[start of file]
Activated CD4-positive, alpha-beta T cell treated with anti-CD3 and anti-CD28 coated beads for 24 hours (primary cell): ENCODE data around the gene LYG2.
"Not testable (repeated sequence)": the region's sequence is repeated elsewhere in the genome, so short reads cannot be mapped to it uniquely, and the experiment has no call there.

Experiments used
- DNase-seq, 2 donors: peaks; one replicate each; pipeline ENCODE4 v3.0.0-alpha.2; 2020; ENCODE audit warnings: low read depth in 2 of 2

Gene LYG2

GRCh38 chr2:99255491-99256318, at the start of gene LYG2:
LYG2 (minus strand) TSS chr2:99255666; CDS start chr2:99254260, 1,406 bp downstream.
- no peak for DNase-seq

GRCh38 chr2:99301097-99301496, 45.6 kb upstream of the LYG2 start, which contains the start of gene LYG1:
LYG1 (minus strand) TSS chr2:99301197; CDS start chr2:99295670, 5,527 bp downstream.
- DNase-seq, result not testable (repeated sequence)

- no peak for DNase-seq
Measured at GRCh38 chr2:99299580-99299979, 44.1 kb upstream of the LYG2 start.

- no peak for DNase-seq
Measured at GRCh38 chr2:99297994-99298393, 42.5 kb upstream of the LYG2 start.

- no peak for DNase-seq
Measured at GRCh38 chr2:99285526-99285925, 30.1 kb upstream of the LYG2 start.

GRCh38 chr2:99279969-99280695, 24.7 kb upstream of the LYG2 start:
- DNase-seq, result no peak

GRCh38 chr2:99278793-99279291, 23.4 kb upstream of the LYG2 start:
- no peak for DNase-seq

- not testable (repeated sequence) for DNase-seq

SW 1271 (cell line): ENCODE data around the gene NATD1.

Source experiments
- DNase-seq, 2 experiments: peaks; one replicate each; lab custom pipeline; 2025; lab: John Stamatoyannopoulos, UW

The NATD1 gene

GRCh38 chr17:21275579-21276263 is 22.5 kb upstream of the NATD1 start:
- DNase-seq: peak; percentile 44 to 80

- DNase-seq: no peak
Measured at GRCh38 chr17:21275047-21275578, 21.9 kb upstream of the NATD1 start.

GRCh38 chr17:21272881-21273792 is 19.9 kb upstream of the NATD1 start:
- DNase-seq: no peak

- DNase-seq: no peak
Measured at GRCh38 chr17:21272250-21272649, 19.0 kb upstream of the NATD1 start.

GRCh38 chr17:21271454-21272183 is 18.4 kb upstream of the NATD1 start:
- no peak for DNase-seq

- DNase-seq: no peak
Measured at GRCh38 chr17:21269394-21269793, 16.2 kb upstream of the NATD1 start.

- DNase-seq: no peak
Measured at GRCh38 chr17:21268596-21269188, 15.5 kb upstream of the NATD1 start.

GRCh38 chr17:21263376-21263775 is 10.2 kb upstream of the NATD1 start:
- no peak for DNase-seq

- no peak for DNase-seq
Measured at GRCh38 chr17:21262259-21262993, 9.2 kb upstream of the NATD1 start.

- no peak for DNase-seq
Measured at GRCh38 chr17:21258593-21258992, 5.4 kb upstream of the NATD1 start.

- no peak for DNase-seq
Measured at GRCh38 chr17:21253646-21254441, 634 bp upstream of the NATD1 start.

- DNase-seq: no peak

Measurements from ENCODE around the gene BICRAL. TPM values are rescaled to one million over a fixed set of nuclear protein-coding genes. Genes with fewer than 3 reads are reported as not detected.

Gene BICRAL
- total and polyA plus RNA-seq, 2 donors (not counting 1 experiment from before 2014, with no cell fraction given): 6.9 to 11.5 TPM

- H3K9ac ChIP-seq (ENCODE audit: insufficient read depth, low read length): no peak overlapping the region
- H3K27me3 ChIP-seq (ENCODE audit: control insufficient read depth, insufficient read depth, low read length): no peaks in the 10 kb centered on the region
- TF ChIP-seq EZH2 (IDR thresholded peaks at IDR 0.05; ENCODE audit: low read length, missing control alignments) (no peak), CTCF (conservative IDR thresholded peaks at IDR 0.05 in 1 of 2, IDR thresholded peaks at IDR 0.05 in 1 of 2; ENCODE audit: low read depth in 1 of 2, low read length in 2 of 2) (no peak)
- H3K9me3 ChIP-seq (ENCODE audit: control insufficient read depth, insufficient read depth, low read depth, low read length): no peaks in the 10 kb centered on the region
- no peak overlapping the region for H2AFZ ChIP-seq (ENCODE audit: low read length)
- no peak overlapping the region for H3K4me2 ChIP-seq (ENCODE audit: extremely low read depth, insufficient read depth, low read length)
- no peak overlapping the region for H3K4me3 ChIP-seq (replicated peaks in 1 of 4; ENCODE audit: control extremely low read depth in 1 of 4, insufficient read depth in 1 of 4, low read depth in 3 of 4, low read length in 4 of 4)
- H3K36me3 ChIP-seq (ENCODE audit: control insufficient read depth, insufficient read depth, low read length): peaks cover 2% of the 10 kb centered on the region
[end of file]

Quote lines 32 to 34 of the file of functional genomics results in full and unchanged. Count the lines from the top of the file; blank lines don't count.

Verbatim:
- DNase-seq: no peak

- DNase-seq: no peak
Measured at GRCh38 chr17:21272250-21272649, 19.0 kb upstream of the NATD1 start.